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Old 12-09-2016, 05:16 PM   #1
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Tow Vehicle Electrical Fail

Last weekend, I pulled a float in a Christmas parade, and blew the fuse in my Nissan Titan that gives tail light power to the trailer connector. I was using a 7-pin to 4-pin (flat) adapter, so the only circuits used were tail, and left/right turn/brake. Getting to the fuse was the hard part, but once I did, replacement was easy.
Modern trucks use fuses, links, and relays to supply circuits to the trailer connector. They do that to isolate the vehicle. Remember when adding a trailer would cause turn signals to flash faster?
While checking everything out, I noticed the battery status didn't change much after I disconnected shore power, and plugged in the truck outlet. Verified with a voltmeter, it seems the relay that gives 12V+ to the trailer, to keep the trailer battery charged while driving, had died. I now have one on order. But here's the key point: When did it die? I don't know! The last several trips have been 100 miles away, about a two hour drive. The battery probably discharged some, but got charged back up when I plugged into the campsite and later, when I returned home.
But what if this was a long trip across several states? Where I depended on battery power for overnight stops?
I think I'm going to install a 12 volt voltmeter somewhere, where I can see battery voltage, which should rise when either the converter is on or tow vehicle is connected and running.
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Old 12-09-2016, 06:12 PM   #2
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Good points. I have never really thought about checking for this once the initial plug installation was made. If you deplete the RV battery while traveling, you will also lose the RV emergency brakes.
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Old 12-10-2016, 07:10 AM   #3
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If I am correct , you should be able to test your battery status on the trailer monitor panel. Unhooked may be 3 of 4 lights and hooked up to truck should be a full 4 lights. You can also add a digital gauge to that panel.
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Old 12-10-2016, 10:20 AM   #4
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Quote:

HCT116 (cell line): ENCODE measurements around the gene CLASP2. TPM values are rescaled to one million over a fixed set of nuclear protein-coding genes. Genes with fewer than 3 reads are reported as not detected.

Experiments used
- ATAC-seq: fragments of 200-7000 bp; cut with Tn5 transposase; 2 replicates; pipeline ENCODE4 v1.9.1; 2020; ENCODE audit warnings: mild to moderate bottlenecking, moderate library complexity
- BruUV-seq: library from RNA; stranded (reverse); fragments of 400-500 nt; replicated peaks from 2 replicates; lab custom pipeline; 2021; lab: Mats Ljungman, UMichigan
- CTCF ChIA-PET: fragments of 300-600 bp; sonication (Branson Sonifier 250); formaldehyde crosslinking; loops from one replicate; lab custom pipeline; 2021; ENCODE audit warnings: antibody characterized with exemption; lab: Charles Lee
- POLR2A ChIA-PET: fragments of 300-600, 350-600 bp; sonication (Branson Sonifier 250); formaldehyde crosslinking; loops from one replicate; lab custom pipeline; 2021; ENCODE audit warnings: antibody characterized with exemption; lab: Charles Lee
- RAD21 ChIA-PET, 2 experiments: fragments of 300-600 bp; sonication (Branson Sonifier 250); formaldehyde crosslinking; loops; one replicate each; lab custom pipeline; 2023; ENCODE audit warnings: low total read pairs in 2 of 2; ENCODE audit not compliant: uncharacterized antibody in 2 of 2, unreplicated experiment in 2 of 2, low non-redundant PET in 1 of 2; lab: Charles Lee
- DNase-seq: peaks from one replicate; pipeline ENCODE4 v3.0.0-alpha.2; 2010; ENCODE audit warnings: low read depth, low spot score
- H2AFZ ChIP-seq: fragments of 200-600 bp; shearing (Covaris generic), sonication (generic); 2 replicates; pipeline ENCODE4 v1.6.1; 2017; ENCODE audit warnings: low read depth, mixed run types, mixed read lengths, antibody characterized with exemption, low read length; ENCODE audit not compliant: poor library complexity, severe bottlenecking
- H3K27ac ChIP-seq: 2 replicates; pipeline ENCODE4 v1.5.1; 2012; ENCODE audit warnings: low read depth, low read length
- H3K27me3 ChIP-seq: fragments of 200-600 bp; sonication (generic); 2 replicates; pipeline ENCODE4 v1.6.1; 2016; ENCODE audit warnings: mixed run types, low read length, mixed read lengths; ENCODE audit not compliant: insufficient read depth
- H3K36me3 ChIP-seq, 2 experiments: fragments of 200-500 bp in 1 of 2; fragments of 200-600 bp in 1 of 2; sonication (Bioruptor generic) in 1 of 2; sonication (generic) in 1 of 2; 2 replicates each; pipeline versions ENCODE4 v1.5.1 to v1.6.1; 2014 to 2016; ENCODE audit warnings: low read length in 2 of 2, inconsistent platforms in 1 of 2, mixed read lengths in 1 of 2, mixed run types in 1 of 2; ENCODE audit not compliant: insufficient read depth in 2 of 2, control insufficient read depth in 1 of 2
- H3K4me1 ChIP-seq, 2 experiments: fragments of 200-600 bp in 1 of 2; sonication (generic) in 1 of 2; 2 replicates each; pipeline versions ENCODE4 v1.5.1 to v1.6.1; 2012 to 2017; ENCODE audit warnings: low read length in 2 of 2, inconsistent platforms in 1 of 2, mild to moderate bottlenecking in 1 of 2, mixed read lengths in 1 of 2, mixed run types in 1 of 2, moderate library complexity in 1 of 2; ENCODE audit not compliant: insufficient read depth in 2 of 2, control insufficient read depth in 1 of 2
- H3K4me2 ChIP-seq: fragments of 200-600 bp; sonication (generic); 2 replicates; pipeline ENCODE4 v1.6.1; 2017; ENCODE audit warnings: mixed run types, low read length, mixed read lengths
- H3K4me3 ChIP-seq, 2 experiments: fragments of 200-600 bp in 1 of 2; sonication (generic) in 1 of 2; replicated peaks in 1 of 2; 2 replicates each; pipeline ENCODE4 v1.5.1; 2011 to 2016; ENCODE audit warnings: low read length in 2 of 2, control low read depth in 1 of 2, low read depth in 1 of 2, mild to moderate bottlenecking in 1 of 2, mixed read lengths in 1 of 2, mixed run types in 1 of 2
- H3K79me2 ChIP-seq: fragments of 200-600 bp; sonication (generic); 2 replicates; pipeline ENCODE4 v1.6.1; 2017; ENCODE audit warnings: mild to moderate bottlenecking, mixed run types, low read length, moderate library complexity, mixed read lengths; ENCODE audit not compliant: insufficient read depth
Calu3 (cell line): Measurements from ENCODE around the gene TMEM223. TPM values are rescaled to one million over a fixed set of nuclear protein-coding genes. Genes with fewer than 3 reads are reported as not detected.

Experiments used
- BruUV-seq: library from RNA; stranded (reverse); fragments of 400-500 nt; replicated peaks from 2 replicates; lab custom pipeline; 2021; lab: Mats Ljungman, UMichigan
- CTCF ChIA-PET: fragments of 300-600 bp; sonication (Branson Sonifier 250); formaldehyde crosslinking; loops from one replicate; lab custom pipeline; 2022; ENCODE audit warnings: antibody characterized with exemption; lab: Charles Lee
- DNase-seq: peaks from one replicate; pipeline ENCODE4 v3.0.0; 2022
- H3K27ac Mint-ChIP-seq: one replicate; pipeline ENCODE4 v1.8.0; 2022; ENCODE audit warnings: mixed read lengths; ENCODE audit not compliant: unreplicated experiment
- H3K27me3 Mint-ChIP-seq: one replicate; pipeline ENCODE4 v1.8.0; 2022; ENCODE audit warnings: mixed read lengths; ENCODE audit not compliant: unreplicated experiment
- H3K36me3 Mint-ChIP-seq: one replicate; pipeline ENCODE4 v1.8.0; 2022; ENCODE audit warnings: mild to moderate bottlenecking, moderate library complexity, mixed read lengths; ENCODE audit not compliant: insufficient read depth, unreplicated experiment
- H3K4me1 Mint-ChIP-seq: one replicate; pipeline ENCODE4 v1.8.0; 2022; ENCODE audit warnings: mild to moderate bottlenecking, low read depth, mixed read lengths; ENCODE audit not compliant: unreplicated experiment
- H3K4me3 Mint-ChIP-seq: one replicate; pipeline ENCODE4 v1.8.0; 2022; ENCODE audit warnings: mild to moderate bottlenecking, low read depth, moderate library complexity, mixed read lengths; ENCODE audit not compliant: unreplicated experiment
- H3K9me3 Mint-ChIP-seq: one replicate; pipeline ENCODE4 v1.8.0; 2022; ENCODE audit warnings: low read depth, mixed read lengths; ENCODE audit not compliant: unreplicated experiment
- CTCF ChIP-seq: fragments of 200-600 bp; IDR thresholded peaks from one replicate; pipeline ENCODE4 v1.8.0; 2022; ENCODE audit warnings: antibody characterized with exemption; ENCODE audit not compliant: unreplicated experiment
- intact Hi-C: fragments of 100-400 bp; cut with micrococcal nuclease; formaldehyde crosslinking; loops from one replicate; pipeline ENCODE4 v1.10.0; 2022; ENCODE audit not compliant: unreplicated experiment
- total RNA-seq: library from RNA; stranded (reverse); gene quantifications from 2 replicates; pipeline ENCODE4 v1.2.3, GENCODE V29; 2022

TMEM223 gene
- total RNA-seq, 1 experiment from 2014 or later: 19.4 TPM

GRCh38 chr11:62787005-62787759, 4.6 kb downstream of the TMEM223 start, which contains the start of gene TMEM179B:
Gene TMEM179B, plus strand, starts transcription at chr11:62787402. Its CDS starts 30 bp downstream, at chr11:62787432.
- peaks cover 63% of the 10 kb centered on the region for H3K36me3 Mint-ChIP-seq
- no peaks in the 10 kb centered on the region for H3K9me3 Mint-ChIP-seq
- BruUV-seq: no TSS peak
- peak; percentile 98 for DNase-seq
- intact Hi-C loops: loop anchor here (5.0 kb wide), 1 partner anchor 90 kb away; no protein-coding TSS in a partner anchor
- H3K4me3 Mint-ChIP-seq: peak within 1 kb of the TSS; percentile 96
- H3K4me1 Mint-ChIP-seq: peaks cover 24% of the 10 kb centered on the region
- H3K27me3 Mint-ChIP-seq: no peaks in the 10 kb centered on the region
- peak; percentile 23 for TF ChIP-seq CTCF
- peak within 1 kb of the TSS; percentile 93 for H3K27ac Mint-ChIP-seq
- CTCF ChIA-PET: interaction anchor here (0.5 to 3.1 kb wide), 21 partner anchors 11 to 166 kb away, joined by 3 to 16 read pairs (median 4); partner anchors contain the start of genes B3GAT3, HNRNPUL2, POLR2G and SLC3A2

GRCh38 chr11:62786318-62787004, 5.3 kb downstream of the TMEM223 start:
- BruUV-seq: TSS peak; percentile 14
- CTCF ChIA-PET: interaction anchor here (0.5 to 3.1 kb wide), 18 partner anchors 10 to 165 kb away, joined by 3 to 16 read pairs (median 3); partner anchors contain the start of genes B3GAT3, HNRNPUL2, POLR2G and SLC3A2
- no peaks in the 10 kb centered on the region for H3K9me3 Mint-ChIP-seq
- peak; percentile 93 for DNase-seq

Originally Posted by harley View Post
If I am correct , you should be able to test your battery status on the trailer monitor panel. Unhooked may be 3 of 4 lights and hooked up to truck should be a full 4 lights. You can also add a digital gauge to that panel.
Yes, Harley, you are correct. That is exactly how I was first alerted to this. The status went from 4 lights to 3 when I disconnected shore power, but did not go back up to 4 when I connected the truck and started it. A voltmeter across the battery terminals showed no difference with the truck running or off.
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Old 12-12-2016, 02:32 PM   #5
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I installed a couple of digital battery gauges in our unit so I could see the statues of both of our battery banks. We have 2 - 12v batteries for our house power and 2 - 6v batteries for our inverter power. The way I have it set up I can see which bank is charging and what the voltage level is of the bank that isn't being charged.

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Old 12-12-2016, 03:45 PM   #6
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Did you run your wire directly to the battery, or did you tap onto the "battery level" wire on the control panel?
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Old 12-13-2016, 12:04 PM   #7
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Did you run your wire directly to the battery, or did you tap onto the "battery level" wire on the control panel?
The power comes directly from the batteries and is connected to relays and then the gauges are connected to each relay, a signal wire is ran to each relay so when I turn the battery switch on/off the gauges will turn on and off with the power. The relays don't seem to affect the accuracy of the gauges any and they are within less then a quarter of a volt +/- of what I get with a voltage meter at the batteries. The gauges I got are able to be calibrated so I adjusted them to read what I got on my voltage meter. Here is a schematic of the electrical mods for a remote on/off switch, battery bank isolation and remote inverter power switch.
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File Type: pdf wirring diagram for inverter and battery switches.pdf (103.5 KB, 22 views)
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